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PORTAL UZH, New Research and Teaching Building, University of Zurich, Irchel Campus

In terms of both urban design and functions our design for the multi-functional PORTAL UZH relates to Max Ziegler’s buildings from the 1970s. Thanks to their strict structural grid, consistent separation of building shell and internal fitting-out, non-loadbearing facades, and systematic circulation these buildings still seem contemporary today.

The new atrium hall and the roof garden in the PORTAL UZH can be read as contemporary counterparts to the existing buildings, which are mostly low, pavilion-like structures with deep courtyards. Staggering the new building to create a taller front building and a laboratory that is one storey lower strengthens the presence of the main entrance on the principal campus thoroughfare and underlines the public function.

In PORTAL UZH, like throughout Irchel Campus, the lecture halls are at basement level and are connected to an underground circulation network that links all the buildings. A wide external staircase leads from the lecture hall level to the atrium hall, which has all-round glazing and is additionally lit through rooflights. From this hall you have an overview of the cafe area, the exhibition space, and the cafeteria. The hall space extends both horizontally and vertically as it rises upwards, creating large terraces that provide addresses for the functions on the upper floors.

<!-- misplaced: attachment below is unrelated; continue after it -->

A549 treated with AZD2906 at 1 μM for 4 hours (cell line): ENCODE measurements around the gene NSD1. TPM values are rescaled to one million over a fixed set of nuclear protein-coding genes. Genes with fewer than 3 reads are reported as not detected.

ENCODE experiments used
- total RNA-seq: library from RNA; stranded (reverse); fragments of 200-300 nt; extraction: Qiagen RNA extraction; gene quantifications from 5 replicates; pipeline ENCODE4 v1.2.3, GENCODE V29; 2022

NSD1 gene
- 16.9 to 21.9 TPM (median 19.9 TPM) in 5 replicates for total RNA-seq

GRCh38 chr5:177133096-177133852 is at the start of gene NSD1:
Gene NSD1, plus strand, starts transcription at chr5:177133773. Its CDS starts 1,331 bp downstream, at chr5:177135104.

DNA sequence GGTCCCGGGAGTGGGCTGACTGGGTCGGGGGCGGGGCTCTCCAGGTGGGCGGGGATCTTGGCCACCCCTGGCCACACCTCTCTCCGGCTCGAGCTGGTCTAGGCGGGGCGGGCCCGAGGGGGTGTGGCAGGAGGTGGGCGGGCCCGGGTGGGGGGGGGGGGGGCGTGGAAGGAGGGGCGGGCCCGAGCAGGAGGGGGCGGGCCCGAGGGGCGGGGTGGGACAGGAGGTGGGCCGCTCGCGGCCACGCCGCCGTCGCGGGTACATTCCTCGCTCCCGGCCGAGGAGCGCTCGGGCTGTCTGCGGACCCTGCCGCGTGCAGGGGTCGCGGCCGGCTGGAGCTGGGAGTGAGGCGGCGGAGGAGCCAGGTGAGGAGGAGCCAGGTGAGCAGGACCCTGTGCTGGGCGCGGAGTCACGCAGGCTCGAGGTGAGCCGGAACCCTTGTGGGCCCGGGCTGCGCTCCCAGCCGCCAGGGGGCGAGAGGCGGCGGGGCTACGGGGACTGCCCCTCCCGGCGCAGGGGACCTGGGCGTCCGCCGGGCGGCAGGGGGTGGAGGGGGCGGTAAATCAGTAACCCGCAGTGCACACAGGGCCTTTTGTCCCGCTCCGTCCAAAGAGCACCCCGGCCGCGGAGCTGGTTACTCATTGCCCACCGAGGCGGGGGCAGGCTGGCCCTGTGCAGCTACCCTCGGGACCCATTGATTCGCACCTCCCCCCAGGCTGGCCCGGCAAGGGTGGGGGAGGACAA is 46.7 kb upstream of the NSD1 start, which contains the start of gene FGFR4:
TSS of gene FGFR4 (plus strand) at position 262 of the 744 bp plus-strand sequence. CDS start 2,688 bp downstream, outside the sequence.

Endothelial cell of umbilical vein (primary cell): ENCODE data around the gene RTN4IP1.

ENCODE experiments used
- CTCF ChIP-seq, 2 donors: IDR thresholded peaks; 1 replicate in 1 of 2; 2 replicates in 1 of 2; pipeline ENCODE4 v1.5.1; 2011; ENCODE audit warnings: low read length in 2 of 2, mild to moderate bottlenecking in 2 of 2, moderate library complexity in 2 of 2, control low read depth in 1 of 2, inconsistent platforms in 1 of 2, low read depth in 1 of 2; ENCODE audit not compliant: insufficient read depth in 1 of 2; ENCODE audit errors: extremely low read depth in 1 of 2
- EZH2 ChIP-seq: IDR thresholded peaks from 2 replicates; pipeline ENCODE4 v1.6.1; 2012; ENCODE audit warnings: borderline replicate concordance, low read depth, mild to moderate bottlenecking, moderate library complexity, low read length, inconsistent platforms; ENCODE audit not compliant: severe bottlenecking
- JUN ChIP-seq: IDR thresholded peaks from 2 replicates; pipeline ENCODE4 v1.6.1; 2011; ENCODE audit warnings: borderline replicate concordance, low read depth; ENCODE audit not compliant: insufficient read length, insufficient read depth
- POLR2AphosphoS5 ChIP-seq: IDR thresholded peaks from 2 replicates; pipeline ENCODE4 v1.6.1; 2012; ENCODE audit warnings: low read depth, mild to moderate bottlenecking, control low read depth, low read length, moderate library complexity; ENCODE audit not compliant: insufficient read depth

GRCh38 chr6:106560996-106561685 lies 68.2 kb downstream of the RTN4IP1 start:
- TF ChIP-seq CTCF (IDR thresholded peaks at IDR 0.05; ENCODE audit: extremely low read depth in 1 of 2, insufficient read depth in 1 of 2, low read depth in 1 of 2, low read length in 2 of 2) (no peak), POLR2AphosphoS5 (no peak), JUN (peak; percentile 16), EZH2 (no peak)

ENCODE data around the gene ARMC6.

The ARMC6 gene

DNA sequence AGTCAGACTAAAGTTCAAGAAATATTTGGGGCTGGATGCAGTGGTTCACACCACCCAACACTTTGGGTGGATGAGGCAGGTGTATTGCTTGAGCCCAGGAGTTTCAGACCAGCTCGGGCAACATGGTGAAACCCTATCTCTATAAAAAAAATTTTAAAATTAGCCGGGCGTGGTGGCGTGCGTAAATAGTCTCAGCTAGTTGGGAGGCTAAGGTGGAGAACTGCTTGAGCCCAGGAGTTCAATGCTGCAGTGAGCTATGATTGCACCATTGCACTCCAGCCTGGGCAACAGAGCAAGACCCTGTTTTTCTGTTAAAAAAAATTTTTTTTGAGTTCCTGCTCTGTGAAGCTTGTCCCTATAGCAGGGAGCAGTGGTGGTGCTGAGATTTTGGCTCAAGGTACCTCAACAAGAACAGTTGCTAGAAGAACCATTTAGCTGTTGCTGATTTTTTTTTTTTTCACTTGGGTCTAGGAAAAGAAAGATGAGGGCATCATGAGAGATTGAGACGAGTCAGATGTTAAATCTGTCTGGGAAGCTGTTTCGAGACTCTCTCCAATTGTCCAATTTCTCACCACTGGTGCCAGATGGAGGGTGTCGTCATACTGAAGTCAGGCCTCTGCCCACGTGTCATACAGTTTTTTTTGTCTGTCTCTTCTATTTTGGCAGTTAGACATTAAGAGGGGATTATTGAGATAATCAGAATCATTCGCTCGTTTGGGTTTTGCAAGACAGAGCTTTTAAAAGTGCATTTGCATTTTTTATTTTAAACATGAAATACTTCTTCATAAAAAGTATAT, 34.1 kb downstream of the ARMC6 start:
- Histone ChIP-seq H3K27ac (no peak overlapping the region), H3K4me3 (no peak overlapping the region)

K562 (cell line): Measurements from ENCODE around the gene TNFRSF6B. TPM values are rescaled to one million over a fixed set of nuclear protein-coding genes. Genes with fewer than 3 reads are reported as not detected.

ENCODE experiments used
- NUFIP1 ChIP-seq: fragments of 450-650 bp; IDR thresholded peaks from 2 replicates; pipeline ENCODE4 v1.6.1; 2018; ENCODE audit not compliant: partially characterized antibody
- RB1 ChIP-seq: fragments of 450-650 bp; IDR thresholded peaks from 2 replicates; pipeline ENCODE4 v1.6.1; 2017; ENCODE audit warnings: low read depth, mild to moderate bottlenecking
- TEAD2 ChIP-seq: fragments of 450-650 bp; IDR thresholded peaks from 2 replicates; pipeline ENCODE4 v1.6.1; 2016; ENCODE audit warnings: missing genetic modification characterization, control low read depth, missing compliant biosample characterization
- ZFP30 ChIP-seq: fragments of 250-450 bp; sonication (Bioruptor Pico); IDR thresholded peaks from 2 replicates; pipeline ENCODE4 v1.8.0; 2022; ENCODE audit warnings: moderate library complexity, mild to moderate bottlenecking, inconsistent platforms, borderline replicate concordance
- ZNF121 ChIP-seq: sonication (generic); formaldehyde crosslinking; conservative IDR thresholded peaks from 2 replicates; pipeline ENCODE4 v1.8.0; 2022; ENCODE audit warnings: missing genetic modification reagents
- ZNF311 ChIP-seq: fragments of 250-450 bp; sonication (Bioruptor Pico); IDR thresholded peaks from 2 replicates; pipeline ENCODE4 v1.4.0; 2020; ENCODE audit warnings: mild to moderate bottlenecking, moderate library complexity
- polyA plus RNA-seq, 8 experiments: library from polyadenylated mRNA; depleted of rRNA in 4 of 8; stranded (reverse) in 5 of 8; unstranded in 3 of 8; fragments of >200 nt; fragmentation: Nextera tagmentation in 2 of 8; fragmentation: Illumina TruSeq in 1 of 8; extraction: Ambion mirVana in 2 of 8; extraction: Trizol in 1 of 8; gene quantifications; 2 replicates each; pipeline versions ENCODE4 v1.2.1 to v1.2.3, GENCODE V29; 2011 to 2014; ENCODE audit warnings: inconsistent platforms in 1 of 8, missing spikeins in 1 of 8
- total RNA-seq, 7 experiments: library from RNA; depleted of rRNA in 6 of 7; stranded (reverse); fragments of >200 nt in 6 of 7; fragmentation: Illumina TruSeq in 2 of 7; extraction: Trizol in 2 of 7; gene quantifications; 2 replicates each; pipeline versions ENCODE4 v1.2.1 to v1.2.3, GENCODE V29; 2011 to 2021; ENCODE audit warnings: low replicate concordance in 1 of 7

To ensure optimum communication between the different functions, we connect the front building and the laboratory by means of an ‘intermediate building’ that is in fact a vertical encounter centre. Staircases and two-storey volumes establish a variety of visual and circulation relationships from the lounge in front of the lecture halls in the basement through the restaurant at ground floor level, the consultation and meeting areas on the first floor, up to the encounter zones in front of the laboratory wing. A striking spiral staircase creates an address for these communal functions, while planted loggias open the intermediate building to nature.